Cash Advance Colorado
LEARN THE LATEST RULES AND REGULATIONS* ASSOCIATED WITH CASH ADVANCES AND PAYDAY LOANS IN Colorado
There is no other state with cash advance laws nearly as complicated as Colorado’s. From the loan term limitations to the fee caps, Colorado takes the cake for the hardest to follow cash advance regulations. Don’t fret – we’ll do our best to steer you through the specifics and simplify them as much as possible. To get started with your loan request today, please fill out our secure loan request form. Just make sure you understand the rules, first.
Colorado Payday Loan Regulations
When you are looking at state legislation for short-term funding, the laws that relate to cash advance loans also apply to payday loans. You can scroll up for that information or see the main points below.
- How Payday Loans Work – Short-term funding can make it possible for those with less-than-stellar credit to access quick cash when it’s an emergency. The lender sends the funds to your account and then withdraws the money borrowed (plus fees) on a specified date that’s usually within a couple of weeks.
- Maximum Amount – Your loan cannot be greater than $500.
- Repayment Extensions – You’re allowed a single rollover, but it’s up to the lender if you get one.
Cash Advance Regulations for Colorado
When you take out a cash advance in Colorado, you are signing a long-term agreement. That’s different from other states where cash advance loans are supposed to be paid off when you get your next paycheck, but often get extended. In Colorado, the minimum loan term is six months. During that time, your financed loan is never allowed to exceed $500. The idea is that you’ll end up paying less over the course of six months than you would with an APR-heavy, 14-day loan that was extended for six months. An important thing to remember about Colorado cash advances, though, is that you don’t have to take the entire six months to pay them off. That minimum loan term is for your protection. If you can pay the loan off sooner, then you should.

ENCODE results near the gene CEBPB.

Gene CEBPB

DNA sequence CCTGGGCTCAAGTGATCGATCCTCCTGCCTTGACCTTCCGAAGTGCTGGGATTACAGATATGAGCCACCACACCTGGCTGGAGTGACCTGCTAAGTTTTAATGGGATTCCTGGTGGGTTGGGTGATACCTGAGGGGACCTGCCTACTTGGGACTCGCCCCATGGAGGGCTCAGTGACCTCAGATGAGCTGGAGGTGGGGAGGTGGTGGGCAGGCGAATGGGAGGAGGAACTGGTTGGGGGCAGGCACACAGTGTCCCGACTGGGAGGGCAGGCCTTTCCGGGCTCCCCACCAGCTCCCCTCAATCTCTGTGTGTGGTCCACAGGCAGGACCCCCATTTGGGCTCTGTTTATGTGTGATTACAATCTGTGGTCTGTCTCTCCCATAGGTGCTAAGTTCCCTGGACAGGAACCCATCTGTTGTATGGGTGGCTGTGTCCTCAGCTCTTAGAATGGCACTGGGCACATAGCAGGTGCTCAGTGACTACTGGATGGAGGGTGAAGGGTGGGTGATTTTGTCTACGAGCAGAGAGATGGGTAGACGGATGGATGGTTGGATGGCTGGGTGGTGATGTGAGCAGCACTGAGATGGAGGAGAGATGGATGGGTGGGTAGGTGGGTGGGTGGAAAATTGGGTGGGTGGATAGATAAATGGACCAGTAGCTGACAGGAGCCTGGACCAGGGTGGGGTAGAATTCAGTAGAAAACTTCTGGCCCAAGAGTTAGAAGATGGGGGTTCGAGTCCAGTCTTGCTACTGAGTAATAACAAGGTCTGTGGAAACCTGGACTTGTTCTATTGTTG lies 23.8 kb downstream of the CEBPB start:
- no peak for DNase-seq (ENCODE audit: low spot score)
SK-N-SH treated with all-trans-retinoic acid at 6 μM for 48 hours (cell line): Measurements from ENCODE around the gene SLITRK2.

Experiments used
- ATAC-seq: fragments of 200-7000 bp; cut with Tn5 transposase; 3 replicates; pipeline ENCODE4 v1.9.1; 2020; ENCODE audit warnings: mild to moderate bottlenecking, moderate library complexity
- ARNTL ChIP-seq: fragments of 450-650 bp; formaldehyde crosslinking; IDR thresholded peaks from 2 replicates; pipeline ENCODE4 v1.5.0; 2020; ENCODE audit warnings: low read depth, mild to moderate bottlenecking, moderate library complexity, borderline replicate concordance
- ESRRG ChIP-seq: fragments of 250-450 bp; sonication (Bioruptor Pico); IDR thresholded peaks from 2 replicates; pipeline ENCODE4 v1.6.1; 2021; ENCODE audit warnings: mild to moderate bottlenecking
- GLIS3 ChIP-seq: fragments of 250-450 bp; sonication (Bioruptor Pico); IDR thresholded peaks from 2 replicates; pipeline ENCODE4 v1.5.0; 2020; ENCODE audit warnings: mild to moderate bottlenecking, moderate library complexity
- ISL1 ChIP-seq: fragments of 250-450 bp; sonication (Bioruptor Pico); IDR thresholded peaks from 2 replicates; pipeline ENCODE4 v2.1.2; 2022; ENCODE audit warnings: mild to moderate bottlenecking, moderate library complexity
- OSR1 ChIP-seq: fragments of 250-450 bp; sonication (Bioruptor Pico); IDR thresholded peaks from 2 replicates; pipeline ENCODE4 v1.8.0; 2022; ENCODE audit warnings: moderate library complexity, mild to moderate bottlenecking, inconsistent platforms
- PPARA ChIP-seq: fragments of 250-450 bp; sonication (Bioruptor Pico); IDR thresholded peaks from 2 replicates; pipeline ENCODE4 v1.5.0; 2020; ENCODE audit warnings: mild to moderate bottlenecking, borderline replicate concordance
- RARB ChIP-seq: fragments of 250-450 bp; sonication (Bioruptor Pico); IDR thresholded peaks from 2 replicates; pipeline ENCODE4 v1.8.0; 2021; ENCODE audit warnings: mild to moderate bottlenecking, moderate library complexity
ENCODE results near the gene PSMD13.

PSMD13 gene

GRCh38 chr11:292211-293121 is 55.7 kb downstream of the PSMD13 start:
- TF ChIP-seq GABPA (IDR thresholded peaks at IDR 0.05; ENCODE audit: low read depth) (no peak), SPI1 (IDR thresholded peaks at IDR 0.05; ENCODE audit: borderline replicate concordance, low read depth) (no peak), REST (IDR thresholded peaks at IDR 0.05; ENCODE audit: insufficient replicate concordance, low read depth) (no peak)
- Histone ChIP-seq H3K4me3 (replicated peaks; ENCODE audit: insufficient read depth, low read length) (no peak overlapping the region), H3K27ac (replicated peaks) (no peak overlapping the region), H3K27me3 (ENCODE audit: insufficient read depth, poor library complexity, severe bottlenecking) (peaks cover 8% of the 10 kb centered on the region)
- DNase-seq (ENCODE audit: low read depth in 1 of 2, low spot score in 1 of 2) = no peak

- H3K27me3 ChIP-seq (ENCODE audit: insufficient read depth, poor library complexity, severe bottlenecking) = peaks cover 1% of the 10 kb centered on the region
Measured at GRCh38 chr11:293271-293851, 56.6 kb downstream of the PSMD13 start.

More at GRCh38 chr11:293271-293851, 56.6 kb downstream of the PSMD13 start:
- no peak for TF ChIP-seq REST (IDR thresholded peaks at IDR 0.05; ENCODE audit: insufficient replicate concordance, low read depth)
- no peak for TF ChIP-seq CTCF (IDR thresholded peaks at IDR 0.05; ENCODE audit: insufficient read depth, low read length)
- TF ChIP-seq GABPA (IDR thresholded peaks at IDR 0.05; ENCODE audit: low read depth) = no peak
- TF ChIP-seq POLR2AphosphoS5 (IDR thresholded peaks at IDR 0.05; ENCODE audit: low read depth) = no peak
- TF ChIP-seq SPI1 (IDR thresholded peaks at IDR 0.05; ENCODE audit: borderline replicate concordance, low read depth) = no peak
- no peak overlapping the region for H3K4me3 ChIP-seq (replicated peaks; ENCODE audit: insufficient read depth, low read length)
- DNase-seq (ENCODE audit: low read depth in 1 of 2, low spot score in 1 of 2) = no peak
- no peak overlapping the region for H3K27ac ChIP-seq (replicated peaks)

Because the minimum loan term is six months, phrases like “finance charge for a 14-day $100 loan” are not applicable. That’s a good thing if you end up taking six months to pay off the loan. With a traditional cash advance, you would be hit with substantial rollover fees during that same period of time. In Colorado, you don’t pay extension or rollover fees for six whole months. What you will pay is 20-percent in fees for up to a $300 loan. The fees go up if you need more than that amount. If you’re borrowing $301-$500, you’ll pay the 20-percent, plus an extra 7.5-percent on however much over the $300 mark you borrowed. There are a few other fees you should be aware of, too. The lender can charge you another 45-percent interest rate per annum. After you’ve had the loan for 30 days, the lender can charge you a monthly maintenance fee of up to $7.50 for every $100 loaned, up to $30 a month.
Don’t worry if you’re a little lost. These rules are complicated, but they’re not there to confuse you – they’re there to help you. Let’s look at an example from a bellpolicy.org article. If you took out a $300 cash advance in Colorado and paid it off in 30 days, you’d only owe $21.75, according to our example. If you took the entire six months (180 days) to pay it off, then you’d owe $240, which is roughly 162-percent APR. Sure, that’s a higher APR than you’re likely to pay for a bank-issued loan, but it’s pretty good for a cash advance. (Keep in mind that this is just one example. While your specific fee will probably vary – it will not extend beyond the legal parameters we talked about earlier.)
We think Colorado cash advance laws are pretty good compared to other states, but that doesn’t mean you should dive right in. Make sure you plan out how you’ll pay off the loan. Colorado lets you extend your loan, but you should know that this one-time extension comes with a hefty 45-percent interest fee.
*OpenCashAdvance.com strives to present accurate information on each state’s regulations; however, we do not guarantee accuracy of data as presented. Please contact your state’s department of finance or visit your state’s official website for the most accurate information and inquiries. You can find your state’s site here: www.coloradoattorneygeneral.gov